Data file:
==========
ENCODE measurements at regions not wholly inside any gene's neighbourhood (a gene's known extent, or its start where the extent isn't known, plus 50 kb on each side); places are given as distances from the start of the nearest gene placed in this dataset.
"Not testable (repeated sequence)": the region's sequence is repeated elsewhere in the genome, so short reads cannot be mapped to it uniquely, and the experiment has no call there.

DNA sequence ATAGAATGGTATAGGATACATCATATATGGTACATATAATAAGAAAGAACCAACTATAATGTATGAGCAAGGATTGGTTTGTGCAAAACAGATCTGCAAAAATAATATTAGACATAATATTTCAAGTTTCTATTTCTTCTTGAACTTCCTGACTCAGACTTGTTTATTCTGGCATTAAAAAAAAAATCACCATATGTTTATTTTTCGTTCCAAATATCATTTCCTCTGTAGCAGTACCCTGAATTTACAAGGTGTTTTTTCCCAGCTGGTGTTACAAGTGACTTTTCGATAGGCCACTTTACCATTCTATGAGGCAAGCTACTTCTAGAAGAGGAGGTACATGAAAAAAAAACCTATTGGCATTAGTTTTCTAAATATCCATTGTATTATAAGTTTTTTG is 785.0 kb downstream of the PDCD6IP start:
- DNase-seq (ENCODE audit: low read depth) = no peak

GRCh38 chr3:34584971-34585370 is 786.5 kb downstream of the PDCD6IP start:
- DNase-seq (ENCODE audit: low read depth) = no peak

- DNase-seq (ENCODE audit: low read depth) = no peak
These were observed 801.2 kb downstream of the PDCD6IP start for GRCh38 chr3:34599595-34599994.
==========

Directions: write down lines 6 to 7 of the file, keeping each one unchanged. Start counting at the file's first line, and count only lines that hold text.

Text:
- DNase-seq (ENCODE audit: low read depth) = no peak

- DNase-seq (ENCODE audit: low read depth) = no peak